Utilities Bill — Obligation in connection with electricity from renewable sources — 19 Apr 2000

John Prescott MP, Kingston upon Hull East voted with the majority (Aye).

I beg to move amendment No. 26, in page 54, line 46, at end insert--

'(9) No penalty fixed by the Authority under this section may exceed 5 per cent. of the turnover of the licence holder (determined in accordance with such provisions as may be specified in an order made by the Secretary of State).'.

The Bill does not set an upper limit for the financial penalty. It is the policy intention that any penalty imposed will be reasonable and proportionate to the contravention or failure. However, in the absence of firm legal provision, the Authority has considerable discretion, the very element that the Bill aims to eradicate. The electricity industry finds the Bill to be lacking in this respect and would wish to see a cap on the penalty that the Authority is able to impose included in the Bill.

Companies are already subject to a variety of financial sanctions under the Companies Act 2000--

under price controls imposed by the regulator, and the compensation requirements to customers where service standards are not met . . . companies should not be exposed to the multiple risk of incurring financial penalties from a number of different sources, each determined in isolation. The level of any fine should take into account other financial sanctions on companies and the Bill should impose an upper limit on the level of fines that can be imposed.

I suppose that a serious contravention could attract a penalty of more than 10 per cent.

if there were instances of widespread, repeated and serious malpractice--doorstep selling tactics, perhaps.

the persistent failure to restore supplies after predictable power outages in winter.--[ Official Report, Standing Committee A , 28 March 2000; c. 555-56.]

over-stringent methods may increase regulatory risk, costing industry more in borrowing, and ultimately increasing the burden on the end consumer.

The Government is giving itself considerable new powers to direct regulation. We want to see these used judiciously and transparently, with proper consultation, avoiding regulatory shocks which have the effect of increasing uncertainty, which in turn leads to increased costs. However, ministers have acknowledged this, and we take heart from their declared commitment to regulatory stability.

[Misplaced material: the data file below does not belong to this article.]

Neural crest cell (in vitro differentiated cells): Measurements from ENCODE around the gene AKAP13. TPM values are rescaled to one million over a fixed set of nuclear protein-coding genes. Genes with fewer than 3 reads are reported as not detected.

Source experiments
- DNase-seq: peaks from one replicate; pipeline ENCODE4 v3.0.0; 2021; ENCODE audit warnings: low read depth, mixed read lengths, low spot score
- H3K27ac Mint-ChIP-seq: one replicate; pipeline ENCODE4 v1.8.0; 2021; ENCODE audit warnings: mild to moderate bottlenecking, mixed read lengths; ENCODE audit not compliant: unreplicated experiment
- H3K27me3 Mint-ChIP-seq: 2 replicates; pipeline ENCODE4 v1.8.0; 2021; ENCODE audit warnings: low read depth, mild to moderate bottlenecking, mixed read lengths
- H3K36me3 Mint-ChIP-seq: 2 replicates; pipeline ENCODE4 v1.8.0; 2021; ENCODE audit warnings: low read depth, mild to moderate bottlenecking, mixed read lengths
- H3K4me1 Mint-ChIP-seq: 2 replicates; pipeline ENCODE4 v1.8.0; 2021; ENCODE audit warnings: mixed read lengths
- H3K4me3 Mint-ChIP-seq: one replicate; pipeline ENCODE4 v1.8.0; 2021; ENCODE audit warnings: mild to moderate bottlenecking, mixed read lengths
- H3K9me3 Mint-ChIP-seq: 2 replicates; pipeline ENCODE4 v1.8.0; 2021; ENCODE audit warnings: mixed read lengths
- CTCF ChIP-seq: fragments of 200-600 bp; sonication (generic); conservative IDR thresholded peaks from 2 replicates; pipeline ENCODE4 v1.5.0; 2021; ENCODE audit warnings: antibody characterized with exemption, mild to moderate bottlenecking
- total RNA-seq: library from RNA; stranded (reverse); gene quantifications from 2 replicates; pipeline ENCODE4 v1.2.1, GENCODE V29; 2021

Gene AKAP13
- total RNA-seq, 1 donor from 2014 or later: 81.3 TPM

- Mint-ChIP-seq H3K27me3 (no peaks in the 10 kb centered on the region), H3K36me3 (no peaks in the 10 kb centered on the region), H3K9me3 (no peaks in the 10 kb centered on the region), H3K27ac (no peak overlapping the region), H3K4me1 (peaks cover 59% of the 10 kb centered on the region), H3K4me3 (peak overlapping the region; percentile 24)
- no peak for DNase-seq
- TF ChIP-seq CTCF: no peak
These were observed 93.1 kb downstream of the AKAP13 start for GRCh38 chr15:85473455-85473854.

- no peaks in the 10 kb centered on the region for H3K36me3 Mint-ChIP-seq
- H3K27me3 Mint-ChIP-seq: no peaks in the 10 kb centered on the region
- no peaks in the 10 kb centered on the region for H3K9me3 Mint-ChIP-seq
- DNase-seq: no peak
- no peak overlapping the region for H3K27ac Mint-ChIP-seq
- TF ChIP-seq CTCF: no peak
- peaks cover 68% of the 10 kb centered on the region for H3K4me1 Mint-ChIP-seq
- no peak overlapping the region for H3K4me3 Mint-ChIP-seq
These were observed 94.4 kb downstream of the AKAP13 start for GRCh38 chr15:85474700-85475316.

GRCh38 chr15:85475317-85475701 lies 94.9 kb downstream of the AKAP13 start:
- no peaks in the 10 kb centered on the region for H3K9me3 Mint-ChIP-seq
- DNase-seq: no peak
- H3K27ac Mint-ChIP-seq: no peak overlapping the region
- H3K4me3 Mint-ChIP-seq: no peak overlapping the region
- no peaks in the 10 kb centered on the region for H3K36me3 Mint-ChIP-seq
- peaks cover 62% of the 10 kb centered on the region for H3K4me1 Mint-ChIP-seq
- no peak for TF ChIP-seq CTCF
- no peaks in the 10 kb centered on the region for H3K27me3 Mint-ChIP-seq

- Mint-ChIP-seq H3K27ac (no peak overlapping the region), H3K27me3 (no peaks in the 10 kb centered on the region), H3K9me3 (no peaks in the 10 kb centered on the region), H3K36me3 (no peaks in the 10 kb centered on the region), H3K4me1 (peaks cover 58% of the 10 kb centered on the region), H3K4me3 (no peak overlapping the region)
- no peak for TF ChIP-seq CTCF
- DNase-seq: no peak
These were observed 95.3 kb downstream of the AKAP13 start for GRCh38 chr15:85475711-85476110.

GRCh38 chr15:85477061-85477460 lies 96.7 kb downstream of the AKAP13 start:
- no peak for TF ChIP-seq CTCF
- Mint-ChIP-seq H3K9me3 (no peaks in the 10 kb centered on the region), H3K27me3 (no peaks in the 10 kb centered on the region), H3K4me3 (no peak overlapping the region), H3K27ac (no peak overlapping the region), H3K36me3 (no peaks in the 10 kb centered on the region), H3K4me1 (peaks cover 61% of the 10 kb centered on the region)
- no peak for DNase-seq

The Times reports that competition experts have been shocked by the proposal for unlimited fines, stating:

Competition experts were astounded the Bill imposes no limit on the fines the regulator could impose on companies. The regulator has carte blanche to determine a tariff of fines which he must publish and companies will have a right of appeal. But the failure to impose a limit means fines could exceed the maximum level under the Competition Act of 10 per cent. of turnover.

I find the bill over-complicated because it is over-prescriptive. Nothing is left to good sense.

I find the bill over-complicated because it is over-prescriptive. Nothing is left to good sense.

That is as great a condemnation as we have heard of the Bill from any source. Ian Byatt is not playing a party political card; he is simply expressing his experience of being a regulator.

The Secretary of State for Trade and Industry will be able to require electricity supply companies to generate a proportion of electricity from renewable sources. This will be enforceable by the regulator using his general enforcement powers, including the power to impose monetary penalties.

Amendment, by leave, withdrawn .

Amendment proposed: No. 3, in page 60, leave out lines 37 to 40.-- [Mr. Pope.]

Question put, That the amendment be made:--

The House divided: Ayes 260, Noes 30.

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Party Summary

Votes by party, red entries are votes against the majority for that party.

What is Tell? '+1 tell' means that in addition one member of that party was a teller for that division lobby.

What are Boths? An MP can vote both aye and no in the same division. The boths page explains this.

What is Turnout? This is measured against the total membership of the party at the time of the vote.

PartyMajority (Aye)Minority (No)BothTurnout
Con0 000.0%
Lab260 (+2 tell) 0063.1%
LDem0 27 (+2 tell)063.0%
PC0 1025.0%
SNP0 1016.7%
UUP0 1010.0%
Total:260 30045.9%

Rebel Voters - sorted by party

MPs for which their vote in this division differed from the majority vote of their party. You can see all votes in this division, or every eligible MP who could have voted in this division

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NameConstituencyPartyVote
no rebellions

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